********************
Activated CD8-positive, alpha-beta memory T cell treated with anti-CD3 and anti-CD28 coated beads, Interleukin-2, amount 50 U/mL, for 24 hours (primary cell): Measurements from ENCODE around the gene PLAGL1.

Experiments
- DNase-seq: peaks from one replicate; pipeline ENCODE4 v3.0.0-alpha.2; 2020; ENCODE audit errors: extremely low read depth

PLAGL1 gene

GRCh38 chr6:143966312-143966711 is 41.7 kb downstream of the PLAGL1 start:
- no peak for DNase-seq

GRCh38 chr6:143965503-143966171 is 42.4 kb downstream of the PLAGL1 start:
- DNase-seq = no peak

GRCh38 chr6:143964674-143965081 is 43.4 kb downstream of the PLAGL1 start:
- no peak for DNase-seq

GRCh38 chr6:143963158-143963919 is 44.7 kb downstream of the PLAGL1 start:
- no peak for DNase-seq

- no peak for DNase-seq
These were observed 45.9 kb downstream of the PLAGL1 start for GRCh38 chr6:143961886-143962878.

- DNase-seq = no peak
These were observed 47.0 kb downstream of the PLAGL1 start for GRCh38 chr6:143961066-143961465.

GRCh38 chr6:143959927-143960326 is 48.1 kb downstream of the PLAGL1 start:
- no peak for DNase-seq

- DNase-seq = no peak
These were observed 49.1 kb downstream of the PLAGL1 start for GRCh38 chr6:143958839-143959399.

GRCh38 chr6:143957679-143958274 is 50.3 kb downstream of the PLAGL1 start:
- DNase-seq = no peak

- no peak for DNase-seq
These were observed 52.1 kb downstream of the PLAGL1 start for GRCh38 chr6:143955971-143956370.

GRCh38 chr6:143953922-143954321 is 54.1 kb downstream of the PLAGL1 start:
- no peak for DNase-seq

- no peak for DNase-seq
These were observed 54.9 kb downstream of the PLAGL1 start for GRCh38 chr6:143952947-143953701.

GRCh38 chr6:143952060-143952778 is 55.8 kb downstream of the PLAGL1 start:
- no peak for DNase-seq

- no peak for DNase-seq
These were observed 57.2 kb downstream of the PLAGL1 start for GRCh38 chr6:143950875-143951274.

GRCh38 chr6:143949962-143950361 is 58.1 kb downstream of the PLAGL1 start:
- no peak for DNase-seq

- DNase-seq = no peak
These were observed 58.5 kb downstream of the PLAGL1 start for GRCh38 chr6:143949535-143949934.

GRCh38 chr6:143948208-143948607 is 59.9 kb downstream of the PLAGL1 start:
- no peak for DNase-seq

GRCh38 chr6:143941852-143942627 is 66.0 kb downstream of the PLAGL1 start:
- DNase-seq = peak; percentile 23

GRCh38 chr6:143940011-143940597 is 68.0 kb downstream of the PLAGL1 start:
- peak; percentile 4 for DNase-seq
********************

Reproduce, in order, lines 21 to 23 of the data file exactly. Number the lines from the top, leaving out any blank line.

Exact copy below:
GRCh38 chr6:143957679-143958274 is 50.3 kb downstream of the PLAGL1 start:
- DNase-seq = no peak

- no peak for DNase-seq